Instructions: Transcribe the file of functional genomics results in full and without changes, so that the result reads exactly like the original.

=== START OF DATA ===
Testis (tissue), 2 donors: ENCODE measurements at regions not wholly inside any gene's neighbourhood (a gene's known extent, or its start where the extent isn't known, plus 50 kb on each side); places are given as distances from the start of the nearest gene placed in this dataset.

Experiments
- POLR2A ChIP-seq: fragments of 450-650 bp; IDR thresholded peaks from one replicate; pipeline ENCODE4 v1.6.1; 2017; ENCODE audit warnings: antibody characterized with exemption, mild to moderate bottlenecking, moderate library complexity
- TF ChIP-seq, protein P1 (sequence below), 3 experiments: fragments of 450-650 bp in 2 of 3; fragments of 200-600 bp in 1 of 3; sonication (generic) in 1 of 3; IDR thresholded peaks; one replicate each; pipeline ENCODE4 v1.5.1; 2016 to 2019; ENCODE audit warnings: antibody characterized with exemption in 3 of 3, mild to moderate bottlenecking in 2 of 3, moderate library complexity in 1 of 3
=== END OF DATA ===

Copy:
Testis (tissue), 2 donors: ENCODE measurements at regions not wholly inside any gene's neighbourhood (a gene's known extent, or its start where the extent isn't known, plus 50 kb on each side); places are given as distances from the start of the nearest gene placed in this dataset.

Experiments
- POLR2A ChIP-seq: fragments of 450-650 bp; IDR thresholded peaks from one replicate; pipeline ENCODE4 v1.6.1; 2017; ENCODE audit warnings: antibody characterized with exemption, mild to moderate bottlenecking, moderate library complexity
- TF ChIP-seq, protein P1 (sequence below), 3 experiments: fragments of 450-650 bp in 2 of 3; fragments of 200-600 bp in 1 of 3; sonication (generic) in 1 of 3; IDR thresholded peaks; one replicate each; pipeline ENCODE4 v1.5.1; 2016 to 2019; ENCODE audit warnings: antibody characterized with exemption in 3 of 3, mild to moderate bottlenecking in 2 of 3, moderate library complexity in 1 of 3